The promotion, which began in December and will last until March or April, will allow new subscribers to pay $10.98 a month for Internet access for six months. After that, subscriptions will revert to its regular rate of $21.95 a month.
The deal will be available through the company's call centers and on its Web site.
"The point is to increase the number of people trying our service," said Aaron Calloway, EarthLink's director of brand marketing for its narrowband service.
EarthLink's promotion comes at a turning point for the company and the dial-up ISP market as a whole. EarthLink last week said its total number of dial-up subscribers for 2002 declined 4 percent from 2001 to 4.03 million. The company attributed the decline to the "maturing of the premium dial-up access market and the continued migration of customers to broadband access."
Indeed, there are growing signs that the dial-up ISP market has become saturated. Last month, aby Nielsen/NetRatings showed that U.S. households using dial-up access declined by 10 percent, in contrast to the 59 percent jump in broadband households. Still, more Americans access the Internet through dial-up than through broadband by more than a two-to-one difference, the study added.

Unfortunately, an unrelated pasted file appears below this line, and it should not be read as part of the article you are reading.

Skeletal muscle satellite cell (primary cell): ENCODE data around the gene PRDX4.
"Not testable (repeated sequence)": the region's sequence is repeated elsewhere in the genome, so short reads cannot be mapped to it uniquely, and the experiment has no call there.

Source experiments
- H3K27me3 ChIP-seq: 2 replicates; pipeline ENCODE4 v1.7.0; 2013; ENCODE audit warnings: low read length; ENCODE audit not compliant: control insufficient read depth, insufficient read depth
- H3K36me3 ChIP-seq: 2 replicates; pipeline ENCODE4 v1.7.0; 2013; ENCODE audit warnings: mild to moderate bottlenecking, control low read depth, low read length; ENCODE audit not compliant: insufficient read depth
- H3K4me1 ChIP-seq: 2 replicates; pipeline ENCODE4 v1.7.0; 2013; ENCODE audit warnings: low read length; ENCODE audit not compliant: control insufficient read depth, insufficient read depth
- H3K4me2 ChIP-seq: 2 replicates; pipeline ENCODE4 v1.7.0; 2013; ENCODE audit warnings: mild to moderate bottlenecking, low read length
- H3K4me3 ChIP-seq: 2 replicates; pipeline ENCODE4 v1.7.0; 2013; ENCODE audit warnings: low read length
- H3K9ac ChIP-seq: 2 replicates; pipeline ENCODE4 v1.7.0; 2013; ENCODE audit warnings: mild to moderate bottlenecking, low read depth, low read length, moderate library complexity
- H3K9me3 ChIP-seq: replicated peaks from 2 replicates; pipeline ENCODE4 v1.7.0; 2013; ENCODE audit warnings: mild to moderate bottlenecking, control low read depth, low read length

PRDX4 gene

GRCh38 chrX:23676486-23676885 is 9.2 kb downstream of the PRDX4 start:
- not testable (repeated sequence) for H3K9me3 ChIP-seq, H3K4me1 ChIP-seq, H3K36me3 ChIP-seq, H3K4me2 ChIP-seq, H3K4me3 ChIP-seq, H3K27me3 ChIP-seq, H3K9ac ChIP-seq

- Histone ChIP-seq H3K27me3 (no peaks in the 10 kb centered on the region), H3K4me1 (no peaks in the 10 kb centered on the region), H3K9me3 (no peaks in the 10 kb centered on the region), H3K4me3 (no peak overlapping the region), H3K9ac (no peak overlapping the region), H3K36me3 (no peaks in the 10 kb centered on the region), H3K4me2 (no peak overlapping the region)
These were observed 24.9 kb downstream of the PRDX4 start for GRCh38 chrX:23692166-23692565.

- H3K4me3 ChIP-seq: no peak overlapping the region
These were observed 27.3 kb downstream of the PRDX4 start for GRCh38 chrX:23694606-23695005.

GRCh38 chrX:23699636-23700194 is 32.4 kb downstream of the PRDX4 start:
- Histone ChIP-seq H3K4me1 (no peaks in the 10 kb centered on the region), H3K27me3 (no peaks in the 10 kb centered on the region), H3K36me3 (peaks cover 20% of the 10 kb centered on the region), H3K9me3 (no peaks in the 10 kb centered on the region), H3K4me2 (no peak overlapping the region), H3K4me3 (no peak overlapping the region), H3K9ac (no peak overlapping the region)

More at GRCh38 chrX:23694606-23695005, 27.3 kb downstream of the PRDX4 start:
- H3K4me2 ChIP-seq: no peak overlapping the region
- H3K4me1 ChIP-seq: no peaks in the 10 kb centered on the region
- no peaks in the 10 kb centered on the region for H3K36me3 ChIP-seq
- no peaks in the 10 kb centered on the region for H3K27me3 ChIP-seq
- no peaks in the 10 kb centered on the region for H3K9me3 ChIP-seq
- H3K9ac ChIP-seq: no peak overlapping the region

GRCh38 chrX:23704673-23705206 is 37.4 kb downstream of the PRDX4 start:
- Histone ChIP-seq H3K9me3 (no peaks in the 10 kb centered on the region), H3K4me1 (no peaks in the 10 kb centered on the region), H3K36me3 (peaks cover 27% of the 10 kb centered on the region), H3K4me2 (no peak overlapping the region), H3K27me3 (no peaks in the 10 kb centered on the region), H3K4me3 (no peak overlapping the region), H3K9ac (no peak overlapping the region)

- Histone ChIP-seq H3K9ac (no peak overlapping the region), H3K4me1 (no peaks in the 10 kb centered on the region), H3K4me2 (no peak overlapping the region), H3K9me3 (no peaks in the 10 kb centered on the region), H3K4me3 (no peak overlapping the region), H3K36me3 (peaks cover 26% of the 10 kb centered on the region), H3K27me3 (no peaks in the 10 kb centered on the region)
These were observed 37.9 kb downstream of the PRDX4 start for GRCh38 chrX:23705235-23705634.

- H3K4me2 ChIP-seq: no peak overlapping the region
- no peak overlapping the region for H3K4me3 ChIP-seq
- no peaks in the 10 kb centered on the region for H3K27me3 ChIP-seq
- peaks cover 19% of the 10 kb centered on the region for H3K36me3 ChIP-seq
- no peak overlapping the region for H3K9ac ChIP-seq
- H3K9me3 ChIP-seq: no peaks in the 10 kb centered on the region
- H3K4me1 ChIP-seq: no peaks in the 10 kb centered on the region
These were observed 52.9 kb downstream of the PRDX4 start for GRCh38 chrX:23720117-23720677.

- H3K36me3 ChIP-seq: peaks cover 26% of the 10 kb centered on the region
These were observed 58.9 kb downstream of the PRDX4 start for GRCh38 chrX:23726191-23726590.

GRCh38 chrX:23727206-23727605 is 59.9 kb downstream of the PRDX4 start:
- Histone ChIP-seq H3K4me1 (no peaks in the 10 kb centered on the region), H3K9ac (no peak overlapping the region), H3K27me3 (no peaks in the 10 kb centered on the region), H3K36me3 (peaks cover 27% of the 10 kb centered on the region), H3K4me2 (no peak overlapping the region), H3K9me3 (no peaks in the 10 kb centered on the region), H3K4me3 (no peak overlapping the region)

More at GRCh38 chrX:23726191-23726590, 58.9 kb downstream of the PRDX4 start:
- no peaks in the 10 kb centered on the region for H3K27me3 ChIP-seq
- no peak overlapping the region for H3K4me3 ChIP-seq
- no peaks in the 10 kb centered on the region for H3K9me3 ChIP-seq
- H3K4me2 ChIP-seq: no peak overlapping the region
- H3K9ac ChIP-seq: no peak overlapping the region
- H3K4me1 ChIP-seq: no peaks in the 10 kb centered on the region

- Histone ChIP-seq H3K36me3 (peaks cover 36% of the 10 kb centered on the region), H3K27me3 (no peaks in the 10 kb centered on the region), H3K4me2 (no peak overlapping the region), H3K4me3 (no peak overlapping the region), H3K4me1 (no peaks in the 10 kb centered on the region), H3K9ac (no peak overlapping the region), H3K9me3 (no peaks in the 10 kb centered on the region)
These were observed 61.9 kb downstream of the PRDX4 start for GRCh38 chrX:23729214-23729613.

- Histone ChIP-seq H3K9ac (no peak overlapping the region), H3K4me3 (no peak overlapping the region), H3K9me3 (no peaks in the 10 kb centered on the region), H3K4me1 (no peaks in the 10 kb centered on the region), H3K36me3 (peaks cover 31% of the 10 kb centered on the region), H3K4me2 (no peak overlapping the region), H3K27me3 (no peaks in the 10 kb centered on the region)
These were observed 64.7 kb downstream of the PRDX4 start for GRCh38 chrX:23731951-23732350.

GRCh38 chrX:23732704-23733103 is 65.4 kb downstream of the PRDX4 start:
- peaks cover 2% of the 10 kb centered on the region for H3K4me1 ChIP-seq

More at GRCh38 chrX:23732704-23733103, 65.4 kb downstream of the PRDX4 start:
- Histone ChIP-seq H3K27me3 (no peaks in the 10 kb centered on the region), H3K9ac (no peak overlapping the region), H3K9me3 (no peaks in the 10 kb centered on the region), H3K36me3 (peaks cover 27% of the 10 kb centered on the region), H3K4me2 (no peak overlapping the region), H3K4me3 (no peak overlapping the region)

EarthLink is not the only ISP hit by the market slowdown. On the same day EarthLink delivered its numbers, AOL Time Warner's America Online unit reported that its subscribers declined byfrom the previous quarter. Microsoft's MSN, the second largest ISP, also said last month that its dial-up subscriber base showed despite a $300 million advertising campaign.
Meanwhile, the EarthLink campaign may also help the company address the growing number of Internet users choosing discount ISPs. Yesterday, United Online, which runs NetZero, Juno and Bluelight.com,fiscal profit and subscriber growth for the fourth quarter.